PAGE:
Suppose one forcibly ignores one's experience of the real thing and determines to treat the Maximus sequence as an independent design: what pleasures will reveal themselves? Readers who have no acquaintance with deep sea fishing and no knowledge of American colonial history may be entertained by the snatches of John Smith's prose or the anecdotes of disasters at sea. Connoisseurs of grammar may relish Olson's habit of omitting relative pronouns and the prepositions of time or place. Rhetoricians may study his addiction to aposiopesis. Puzzle-solvers will be happiest of all, tracing "mettle" on page 131 to Corinthian bronze on page 123, or connecting the "nasturtium" on page 93 with the "nose-twist" on page 36.
The unhappy few who listen for lines that engrave themselves on the tables of memory, for rhythmic subtlety or the undeniably right choice of words, for grace of sound or felicity of perception, for a...
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SOURCE: "Olson's Relation to Pound and Williams," in Contemporary Literature, VOL. 15, No. 1, Winter, 1974, pp. 15-48.
[In the following essay, von Hallberg discusses the defining influence of Ezra Pound and William Carlos Williams on Olson's poetry.]
Charles Olson's name comes up often in discussions of the influence of Pound and Williams on younger poets, and rightly so. Shortly before Olson's death, Gerard Malanga asked him whether he could have written The Maximus Poems without having known Pound's and Williams' work. Olson answered: "That's like asking me how I could have written without having read." But there has been so little notice taken of the matters...
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SOURCE: "In and About the Maximus Poems," in Iowa Review, VOL. 6, No. 1, Winter, 1975, pp. 118-30.
[In the following excerpt, Paul presents a critical overview of the first volume of Maximus Poems.]
Chronological order is implicit in the practice of projective verse. As William Carlos Williams said of The Maximus Poems, "This is a story of the events of a man's experience and the particular events of a man's experience…." Williams, also indebted to Whitehead, perhaps appreciated the accuracy of "events"; a poem is an event, the actualization of its occasion. Set out chronologically, the poems tell that story, in this simple sequential way are narrative. We...
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SOURCE: "Charles Olson's 'Maximus': Gloucester as Dream and Reality," in The Texas Quarterly, VOL. 20, No. 3, Autumn, 1977, pp. 20-9.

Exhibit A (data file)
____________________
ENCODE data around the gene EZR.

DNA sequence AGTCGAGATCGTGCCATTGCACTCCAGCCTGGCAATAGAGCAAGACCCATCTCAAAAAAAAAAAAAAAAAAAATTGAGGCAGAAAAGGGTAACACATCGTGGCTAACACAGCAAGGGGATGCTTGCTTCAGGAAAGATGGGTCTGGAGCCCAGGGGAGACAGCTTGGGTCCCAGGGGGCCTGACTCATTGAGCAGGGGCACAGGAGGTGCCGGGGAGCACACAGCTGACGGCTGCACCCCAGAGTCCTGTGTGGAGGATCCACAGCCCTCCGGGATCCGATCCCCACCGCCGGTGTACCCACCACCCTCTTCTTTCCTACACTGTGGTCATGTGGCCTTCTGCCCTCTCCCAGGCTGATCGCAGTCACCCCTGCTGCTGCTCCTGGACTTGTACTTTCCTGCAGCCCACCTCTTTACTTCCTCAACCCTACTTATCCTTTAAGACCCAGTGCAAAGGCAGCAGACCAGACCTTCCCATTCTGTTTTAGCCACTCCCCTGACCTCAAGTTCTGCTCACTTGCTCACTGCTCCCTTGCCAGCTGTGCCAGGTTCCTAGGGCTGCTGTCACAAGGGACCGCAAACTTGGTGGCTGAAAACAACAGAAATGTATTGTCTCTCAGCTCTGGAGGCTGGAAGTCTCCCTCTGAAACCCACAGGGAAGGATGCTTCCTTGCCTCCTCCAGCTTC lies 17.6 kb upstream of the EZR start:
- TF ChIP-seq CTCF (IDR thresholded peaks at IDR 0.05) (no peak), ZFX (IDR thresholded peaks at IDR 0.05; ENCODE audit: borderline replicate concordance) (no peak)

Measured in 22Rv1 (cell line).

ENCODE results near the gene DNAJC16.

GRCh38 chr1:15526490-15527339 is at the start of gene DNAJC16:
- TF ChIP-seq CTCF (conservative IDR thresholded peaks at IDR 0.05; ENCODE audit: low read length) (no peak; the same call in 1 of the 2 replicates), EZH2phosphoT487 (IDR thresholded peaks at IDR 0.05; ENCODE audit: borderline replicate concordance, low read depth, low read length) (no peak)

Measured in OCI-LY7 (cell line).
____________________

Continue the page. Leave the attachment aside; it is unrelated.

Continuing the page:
[In the following essay, Christensen discusses the major themes of The Maximus Poems.]
Charles Olson's distinguished long poem, the Maximus sequence, achieved final form with the publication of its closing book, The Maximus Poems: Volume Three in the early fall of 1975. Olson worked on the sequence for the last twenty years of his life; it is an intimate record not only of his passionate ideals but of the leaps and changes of his mind throughout that period. Like all works of high moral ambition, its appearance in final...
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SOURCE: "Black Mountain Academy: Charles Olson as Critic and Poet," in The Academic Moment, St. Martin's Press, 1977, pp. 126-38.
[In the following excerpt, Thurley faults Olson for what he perceives as superficial and erroneous elements in his poetics.]
A number of distinguished poets in the 1950s … received stimulus and direction from Black Mountain College. Although it's hardly possible to define a very clear Black Mountain style, it is possible to use the label to indicate a rough area of preoccupation in postwar American poetry. America has traditionally lacked—it still lacks—a literary centre on the scale of London or Paris, and it is interesting that at...
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SOURCE: "'An Image of Man …' Working Notes on Charles Olson's Concept of Person," in Iowa Review, Vol. 11, No. 4, Fall, 1980, pp. 29-43.
[In the following essay, Creeley discusses Olson's concepts of history and identity.]
Talking to a gathering of student writers (S.U.N.Y. College at Cortland, N.Y., October 20, 1967) Olson again tried to make clear that he was not involved in some self-aggrandizement and that The Maximus Poems were not therefore a backdrop for himself as quondam hero. He then read "Maximus of Gloucester" (The Maximus Poems, Volume Three)—the date for which he notes as "Friday November 5th/1965":
One might expect to...
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SOURCE: "Charles Olson and the Postmodern Advance," in Iowa Review, Vol. 11, No. 4, Fall, 1980, pp. 4-27.
[In the following essay, Butterick examines how Olson attempted to break with traditional western rationalism.]
Charles Olson was always very pleased by the fact that the only time he was ever given a psychological test—when he was invited to participate along with twenty-three other poets, including William Carlos Williams, Robert Lowell, and the like, as part of an examination of creativity conducted by a Harvard graduate student—the results of the test confirmed that he had a "high tolerance of disorder." The experiment was administered in 1950 by Robert N....
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SOURCE: "The Grammar of Illiteracy," in The Poetry of Charles Olson: A Primer, Associated University Presses, 1982, pp. 38-63.
[In the following excerpt, Merrill examines the principles underlying Olson's unorthodox use of language.]
Once at a poetry reading at Brandeis Charles Olson "got so damned offended" that he screamed at his audience, "You people are so literate I don't want to read to you anymore." To underscore the seriousness of his point, he added, "It's very crucial today to be sure that you stay illiterate simply because literacy is wholly dangerous, so dangerous that I'm involved everytime I read poetry, in the fact that I'm reading to people who are...
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SOURCE: "Body Poetics, Body Politics: The Birth of Charles Olson's Dynamic," in Sagetrieb, Vol. 10, No. 3, Winter, 1991, pp. 63-82.
[In the following essay, Kellogg examines Olson's shorter poems in light of the poet's own principles of direct experiential knowledge.]
It's going to be somebody else's business to say, see, hear, eventually, what's been done.
-Charles Olson to Robert Creeley
Twenty years after his death, Charles Olson's 1950 statement to Robert Creeley still applies as much to the content of Olson's writing, a great deal of which remains unpublished or only narrowly available,...